Boring is sexy

Main Image Detail82655089 / Peter Dazeley / Photodisc


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If themes such as ‘transparency’ are increasingly a driver, there are many ways to tease this idea out. The iDiz campaign for the Montana 1st Credit Union makes a virtue of its lack of flash and scale compared to larger banks.

“The credit union decided it would be a good way of separating themselves from the banks and they had a little fun with it also,” says iDiz owner Kent Dicken.

“We wanted objects that were daily, everyday objects, that people ran across that were plain and boring.” Kent Dicken, iDiz

Their pitch on outdoor billboards was “boringissexy”, which was followed up by a website. It was an incredibly spartan campaign aesthetic. They had created an intro flash element for TV but because the billboards and website did so well, the TV spots were unnecessary.

The imagery is essential in highlighting the no frills, straight-talking, mom-and-pop nature of the enterprise. The objects have an almost Pop Art feel in their minimalism: a vanilla ice cream cone; a brick; a paintbrush; masking tape.

The aesthetic of boredom is brutal in its simplicity. “We decided that the way it would work was to use some phrasing that followed a theme,” explains Dicken. “That’s why we came up with phrases like the ‘Plain Vanilla Auto Loan’, and ‘The Delightfully Dull Home Equity Loan’. We wanted objects that were daily, everyday objects, that people ran across that were plain and boring.”

The website is boring, and the strapline is ‘Montana 1st Credit Union, Boring since 1931’. Montana isn’t a very highly populated state, and “people got a big kick out of it,” says Dicken. “It’s also a college town so they can appreciate that sense of humour.”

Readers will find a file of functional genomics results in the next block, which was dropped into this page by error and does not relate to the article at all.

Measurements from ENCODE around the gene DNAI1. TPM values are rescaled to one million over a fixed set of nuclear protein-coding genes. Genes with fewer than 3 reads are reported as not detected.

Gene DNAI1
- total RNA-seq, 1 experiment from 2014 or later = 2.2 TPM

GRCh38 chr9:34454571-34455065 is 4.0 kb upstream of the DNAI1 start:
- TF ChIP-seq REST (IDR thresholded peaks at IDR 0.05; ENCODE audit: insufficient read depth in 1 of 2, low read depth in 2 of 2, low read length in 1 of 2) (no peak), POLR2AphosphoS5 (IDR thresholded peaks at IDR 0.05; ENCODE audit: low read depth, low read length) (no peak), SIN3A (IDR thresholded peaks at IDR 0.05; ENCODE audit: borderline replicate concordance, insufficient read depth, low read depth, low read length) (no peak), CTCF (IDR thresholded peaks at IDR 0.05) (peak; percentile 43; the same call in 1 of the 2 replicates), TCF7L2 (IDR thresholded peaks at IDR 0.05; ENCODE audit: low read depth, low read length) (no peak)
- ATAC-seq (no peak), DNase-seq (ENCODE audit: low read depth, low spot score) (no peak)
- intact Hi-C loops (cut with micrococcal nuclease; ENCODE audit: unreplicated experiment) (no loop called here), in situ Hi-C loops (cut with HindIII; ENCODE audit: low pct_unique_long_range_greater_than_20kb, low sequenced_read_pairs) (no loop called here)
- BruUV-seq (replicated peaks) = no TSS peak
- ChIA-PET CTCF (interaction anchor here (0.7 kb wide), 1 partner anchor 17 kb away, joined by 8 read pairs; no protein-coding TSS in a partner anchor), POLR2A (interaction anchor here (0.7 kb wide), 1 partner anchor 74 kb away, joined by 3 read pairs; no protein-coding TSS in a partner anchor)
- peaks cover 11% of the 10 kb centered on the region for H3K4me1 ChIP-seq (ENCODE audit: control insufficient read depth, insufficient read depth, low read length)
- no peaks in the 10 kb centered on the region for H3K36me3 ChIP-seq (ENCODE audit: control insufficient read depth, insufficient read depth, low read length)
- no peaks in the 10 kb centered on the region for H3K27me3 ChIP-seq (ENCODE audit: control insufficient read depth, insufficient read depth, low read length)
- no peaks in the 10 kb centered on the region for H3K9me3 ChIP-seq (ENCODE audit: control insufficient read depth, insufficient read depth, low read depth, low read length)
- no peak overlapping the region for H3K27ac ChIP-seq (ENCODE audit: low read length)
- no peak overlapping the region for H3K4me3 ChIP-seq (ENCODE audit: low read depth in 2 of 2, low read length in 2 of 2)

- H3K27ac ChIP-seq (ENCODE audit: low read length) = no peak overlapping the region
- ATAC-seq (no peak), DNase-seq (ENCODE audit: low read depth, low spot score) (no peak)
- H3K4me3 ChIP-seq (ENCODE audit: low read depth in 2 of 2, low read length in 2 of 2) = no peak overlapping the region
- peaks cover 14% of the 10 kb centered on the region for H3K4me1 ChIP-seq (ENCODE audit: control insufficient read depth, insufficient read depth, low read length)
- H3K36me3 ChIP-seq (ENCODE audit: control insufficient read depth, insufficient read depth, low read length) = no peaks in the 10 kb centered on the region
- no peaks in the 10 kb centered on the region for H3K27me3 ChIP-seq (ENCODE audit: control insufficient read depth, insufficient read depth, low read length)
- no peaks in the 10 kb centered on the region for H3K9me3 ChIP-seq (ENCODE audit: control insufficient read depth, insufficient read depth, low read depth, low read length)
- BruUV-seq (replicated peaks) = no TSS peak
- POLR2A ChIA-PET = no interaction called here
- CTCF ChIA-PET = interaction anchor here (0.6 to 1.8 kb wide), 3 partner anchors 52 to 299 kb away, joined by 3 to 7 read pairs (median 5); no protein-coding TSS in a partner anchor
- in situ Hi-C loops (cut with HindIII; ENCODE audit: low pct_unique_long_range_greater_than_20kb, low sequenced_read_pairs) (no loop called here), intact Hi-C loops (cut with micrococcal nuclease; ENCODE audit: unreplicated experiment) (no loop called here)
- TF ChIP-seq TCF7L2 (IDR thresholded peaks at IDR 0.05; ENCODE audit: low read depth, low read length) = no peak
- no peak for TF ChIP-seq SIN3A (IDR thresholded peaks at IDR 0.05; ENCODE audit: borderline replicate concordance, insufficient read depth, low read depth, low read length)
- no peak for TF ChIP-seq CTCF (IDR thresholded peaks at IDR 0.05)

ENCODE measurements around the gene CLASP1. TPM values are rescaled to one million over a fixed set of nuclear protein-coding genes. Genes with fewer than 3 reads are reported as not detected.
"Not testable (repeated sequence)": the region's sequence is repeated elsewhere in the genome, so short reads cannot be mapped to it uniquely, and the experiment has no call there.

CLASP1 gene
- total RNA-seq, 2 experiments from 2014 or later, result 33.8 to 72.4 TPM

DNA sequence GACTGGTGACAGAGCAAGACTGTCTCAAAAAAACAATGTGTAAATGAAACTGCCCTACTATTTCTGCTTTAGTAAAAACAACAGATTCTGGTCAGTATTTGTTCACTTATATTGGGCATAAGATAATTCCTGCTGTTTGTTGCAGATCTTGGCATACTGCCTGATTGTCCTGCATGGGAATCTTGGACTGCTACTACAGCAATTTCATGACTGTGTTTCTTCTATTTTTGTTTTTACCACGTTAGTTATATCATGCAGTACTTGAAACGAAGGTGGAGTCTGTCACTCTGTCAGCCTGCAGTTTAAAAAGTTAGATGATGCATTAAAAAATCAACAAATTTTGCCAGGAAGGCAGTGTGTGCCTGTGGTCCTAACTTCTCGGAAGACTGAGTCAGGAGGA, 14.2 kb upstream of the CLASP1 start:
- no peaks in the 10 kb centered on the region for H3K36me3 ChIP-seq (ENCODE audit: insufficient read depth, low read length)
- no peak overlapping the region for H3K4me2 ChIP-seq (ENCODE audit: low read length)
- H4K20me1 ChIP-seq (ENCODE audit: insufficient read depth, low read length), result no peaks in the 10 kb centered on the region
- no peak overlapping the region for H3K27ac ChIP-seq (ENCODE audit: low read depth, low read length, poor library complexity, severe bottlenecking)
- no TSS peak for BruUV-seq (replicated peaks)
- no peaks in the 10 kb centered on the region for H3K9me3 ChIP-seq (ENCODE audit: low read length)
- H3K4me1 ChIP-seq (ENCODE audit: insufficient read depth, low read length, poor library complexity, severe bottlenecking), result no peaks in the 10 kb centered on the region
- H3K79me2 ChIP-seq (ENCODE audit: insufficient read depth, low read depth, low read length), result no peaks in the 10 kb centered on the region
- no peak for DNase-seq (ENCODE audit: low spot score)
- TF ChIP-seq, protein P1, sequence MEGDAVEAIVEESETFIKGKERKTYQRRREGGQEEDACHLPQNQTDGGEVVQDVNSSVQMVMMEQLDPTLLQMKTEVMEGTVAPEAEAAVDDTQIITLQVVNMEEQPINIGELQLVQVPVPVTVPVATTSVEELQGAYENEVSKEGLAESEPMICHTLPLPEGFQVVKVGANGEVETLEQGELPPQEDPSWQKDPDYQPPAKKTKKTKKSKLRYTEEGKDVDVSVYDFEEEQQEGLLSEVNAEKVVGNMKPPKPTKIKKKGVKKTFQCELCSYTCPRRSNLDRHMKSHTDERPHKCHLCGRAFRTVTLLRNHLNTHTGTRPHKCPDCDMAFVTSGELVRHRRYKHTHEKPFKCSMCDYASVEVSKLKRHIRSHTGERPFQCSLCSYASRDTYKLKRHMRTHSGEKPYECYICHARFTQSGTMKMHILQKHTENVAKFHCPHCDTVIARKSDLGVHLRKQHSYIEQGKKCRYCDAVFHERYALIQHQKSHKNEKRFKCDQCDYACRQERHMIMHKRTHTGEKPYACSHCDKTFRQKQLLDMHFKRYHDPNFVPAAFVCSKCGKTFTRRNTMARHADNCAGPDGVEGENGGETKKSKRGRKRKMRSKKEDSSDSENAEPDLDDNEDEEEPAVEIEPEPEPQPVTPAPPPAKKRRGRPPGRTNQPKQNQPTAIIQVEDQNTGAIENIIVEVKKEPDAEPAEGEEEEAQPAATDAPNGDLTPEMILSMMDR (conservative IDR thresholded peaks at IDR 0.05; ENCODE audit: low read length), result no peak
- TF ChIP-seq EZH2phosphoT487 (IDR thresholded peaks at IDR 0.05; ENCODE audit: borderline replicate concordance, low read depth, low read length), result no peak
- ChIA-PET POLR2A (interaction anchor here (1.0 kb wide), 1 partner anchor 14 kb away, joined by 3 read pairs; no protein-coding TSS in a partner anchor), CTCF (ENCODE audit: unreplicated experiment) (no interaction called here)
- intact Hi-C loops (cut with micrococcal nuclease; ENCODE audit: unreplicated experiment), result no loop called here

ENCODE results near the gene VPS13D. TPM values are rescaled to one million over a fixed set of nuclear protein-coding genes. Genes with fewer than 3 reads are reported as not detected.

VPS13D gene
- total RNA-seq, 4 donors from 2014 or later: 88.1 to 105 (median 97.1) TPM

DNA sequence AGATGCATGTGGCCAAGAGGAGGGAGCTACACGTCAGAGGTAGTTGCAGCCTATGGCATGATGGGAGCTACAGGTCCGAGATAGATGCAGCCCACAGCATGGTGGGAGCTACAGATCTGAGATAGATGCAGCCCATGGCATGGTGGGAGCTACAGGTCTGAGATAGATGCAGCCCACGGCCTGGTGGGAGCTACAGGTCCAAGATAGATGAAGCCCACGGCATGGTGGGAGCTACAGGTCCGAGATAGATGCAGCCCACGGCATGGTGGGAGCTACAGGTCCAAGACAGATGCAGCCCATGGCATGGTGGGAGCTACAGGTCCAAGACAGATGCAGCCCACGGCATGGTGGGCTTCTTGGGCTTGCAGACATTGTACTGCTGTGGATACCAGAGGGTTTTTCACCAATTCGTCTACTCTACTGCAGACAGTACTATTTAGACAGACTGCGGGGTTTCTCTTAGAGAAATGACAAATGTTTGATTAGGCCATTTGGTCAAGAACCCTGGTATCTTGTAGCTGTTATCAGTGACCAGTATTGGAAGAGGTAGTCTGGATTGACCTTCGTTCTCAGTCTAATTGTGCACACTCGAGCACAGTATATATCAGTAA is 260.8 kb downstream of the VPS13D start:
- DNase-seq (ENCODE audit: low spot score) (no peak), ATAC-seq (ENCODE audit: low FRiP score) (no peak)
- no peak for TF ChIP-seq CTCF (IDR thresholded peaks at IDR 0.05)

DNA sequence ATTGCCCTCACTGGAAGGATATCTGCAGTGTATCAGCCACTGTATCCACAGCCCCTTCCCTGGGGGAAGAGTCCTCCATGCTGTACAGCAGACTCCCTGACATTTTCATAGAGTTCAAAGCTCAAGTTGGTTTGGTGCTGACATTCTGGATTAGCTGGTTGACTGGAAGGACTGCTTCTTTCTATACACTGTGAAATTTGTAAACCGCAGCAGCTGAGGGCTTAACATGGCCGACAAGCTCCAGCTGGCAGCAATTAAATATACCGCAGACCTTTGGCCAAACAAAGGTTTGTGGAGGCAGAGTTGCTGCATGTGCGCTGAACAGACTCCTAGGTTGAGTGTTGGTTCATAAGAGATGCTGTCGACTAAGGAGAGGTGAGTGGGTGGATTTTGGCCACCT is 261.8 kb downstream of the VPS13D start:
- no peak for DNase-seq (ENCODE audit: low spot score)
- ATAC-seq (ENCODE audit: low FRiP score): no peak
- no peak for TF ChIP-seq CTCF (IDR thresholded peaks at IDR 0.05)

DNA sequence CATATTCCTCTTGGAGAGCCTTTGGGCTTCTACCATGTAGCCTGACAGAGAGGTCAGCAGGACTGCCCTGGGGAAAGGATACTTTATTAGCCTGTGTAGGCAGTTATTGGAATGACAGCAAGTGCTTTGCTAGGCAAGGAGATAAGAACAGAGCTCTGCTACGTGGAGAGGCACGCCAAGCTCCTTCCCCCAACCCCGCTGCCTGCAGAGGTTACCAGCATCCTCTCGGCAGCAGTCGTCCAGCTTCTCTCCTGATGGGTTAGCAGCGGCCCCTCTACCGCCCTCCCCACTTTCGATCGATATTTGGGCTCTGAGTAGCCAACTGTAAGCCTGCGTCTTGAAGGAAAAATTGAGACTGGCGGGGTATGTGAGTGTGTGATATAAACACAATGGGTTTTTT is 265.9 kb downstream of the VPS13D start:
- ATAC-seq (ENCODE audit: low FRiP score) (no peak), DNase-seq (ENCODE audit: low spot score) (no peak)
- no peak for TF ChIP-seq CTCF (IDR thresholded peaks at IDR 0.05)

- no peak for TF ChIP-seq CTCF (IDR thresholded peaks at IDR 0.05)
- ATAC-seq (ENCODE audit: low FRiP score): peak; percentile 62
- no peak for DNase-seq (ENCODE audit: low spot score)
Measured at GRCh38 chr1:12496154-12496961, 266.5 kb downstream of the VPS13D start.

It’s funny, but it is so plain, and not trying to be too clever, which is why it feels honest and homespun. “What was so funny,” recalls Dicken, “was that the credit union started putting vanilla ice cream in their branches, and during this campaign they began giving away plain vanilla ice cream. It’s gone over so well that they installed ice-cream freezers in their branches and they continue it to this day.”

iDiz are currently doing a new campaign in a similar vein called “It’s a website,” says Dicken, “where people can write in. It’s aimed at the frustration people have with megabanks, and the problems they have had with credit cards and rates. It lets people vent their feelings and they can write comments and as long as they aren’t naming names, or being offensive, they will get a t-shirt as part of the campaign.”


The Summary

While standing in line at a bank, other than being given a large bunch of notes, it’s hard to imagine anything more pleasurable than the gift of a plain vanilla ice-cream.

It’s so simple, honest and human. It’s more than plain-speaking. It’s difficult not to smile at the brutal simplicity of the imagery, the humour of the product names. It’s a campaign that does something far more valuable for a brand than creating a buzz. It generates good-will.

The Takeout

There is one word to describe the communication style guaranteed to least speak the same language as consumers about Financial Services. Vanilla. No frills, no big promises, just plain generic WYSIWYG.

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